A Minnesota child died last week from complications related to influenza, the first child death in the current flu season, the state Health Department reported Thursday.

While child deaths from influenza are not uncommon, it underscores what has been a rough flu season for children — with 447 outbreaks being reported in Minnesota schools so far.

B strains of the virus have been circulating unusually early this year and are known to spread more aggressively among children, said Karen Martin, an epidemiologist for the Minnesota Department of Health. Now A strains are starting to circulate as well, prolonging a flu season that at one point appeared to have peaked.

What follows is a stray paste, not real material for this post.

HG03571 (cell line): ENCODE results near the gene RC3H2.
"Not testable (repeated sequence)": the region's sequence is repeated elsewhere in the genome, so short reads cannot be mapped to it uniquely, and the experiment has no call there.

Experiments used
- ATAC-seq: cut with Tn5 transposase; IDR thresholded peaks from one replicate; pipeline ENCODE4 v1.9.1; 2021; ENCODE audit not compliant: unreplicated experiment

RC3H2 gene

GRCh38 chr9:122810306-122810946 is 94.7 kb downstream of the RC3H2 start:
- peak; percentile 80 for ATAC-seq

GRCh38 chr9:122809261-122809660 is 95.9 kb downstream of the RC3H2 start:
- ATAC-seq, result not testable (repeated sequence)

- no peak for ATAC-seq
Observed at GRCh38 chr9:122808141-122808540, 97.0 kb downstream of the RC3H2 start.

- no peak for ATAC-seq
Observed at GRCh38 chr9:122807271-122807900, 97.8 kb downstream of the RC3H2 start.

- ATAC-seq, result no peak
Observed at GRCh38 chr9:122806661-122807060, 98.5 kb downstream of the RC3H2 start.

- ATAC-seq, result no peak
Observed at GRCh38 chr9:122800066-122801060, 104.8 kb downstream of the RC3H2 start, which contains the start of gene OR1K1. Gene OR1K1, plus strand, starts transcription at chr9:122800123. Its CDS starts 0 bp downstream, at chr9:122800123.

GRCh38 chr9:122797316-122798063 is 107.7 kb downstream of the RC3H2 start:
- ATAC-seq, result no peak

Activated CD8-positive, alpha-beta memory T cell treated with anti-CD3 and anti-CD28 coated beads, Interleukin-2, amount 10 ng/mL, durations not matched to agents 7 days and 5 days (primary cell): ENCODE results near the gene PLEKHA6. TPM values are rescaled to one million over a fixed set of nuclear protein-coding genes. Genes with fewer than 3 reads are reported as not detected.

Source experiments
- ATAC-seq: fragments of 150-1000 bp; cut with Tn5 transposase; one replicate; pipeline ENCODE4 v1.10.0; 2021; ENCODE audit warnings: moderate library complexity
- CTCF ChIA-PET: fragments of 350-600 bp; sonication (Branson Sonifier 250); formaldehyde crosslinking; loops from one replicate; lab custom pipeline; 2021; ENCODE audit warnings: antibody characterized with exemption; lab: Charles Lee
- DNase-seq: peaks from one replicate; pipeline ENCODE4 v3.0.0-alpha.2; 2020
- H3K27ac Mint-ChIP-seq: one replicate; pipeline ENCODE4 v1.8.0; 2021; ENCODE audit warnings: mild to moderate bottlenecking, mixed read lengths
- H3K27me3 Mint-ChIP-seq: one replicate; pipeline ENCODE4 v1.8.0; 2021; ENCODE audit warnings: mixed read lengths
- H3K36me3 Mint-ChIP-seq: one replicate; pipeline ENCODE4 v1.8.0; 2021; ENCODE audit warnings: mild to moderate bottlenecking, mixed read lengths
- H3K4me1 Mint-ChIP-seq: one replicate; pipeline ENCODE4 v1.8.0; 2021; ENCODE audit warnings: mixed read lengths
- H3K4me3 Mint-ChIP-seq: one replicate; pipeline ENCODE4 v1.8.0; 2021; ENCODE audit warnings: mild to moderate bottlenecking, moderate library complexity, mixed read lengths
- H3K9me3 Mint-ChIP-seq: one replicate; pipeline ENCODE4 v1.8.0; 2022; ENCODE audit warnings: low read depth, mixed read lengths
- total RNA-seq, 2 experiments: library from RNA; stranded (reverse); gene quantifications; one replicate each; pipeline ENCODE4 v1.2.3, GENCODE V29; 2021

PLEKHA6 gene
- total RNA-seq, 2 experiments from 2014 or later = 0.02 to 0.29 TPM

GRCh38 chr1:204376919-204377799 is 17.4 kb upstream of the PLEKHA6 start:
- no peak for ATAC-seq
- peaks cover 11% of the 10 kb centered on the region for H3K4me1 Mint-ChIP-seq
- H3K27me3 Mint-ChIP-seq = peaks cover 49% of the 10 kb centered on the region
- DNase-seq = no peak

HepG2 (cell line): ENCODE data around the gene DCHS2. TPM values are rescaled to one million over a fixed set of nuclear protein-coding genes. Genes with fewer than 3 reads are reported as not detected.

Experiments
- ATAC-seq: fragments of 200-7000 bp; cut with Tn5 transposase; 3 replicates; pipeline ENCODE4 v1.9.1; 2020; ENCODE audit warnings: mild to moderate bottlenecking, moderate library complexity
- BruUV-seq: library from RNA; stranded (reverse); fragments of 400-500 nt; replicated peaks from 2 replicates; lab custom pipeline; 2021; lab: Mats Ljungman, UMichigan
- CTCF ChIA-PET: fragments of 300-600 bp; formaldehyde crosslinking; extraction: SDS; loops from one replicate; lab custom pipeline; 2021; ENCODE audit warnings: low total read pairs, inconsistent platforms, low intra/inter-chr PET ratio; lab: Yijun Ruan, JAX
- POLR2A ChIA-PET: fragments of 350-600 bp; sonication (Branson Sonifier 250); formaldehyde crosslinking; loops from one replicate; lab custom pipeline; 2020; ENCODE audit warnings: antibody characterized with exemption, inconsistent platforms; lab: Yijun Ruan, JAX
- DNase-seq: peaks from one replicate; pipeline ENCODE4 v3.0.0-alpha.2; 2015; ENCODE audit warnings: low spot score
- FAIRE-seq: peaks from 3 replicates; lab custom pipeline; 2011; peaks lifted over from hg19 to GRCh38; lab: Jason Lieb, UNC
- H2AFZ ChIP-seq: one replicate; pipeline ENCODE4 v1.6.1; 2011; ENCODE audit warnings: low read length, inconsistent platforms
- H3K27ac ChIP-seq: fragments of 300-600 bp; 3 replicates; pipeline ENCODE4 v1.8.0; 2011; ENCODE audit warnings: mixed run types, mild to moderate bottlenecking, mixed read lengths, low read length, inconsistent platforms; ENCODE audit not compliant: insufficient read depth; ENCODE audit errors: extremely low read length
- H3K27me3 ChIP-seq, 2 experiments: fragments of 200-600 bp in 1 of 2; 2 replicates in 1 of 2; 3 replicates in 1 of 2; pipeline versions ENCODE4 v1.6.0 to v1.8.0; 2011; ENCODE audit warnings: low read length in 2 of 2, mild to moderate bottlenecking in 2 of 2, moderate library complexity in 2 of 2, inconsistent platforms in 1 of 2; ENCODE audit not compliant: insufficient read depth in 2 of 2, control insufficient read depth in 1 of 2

“All regions of the state are getting hit hard with influenza right now,” Martin said.

State health officials provided no details about the child, saying it wouldn’t alter their public health message about the widespread nature of influenza across the state and the need for everyone to be vaccinated against the seasonal virus.

The state started specifically reporting pediatric flu deaths in 2013 and has reported at least one such death in every flu season since then. Ten children suffered influenza-related deaths in the 2014-2015 winter flu season.

“Children are at higher risk for complications of influenza,” Martin said, “so we do want to keep a closer eye on that group.”

The flu season’s disproportionate impact on children is also reflected in the 25 outbreaks reported so far this year in long-term care facilities — a relatively low number when compared with prior seasons.

The average age of patients hospitalized for influenza also is young this season, at 52.5. Martin said the average in most years is 70 or 80.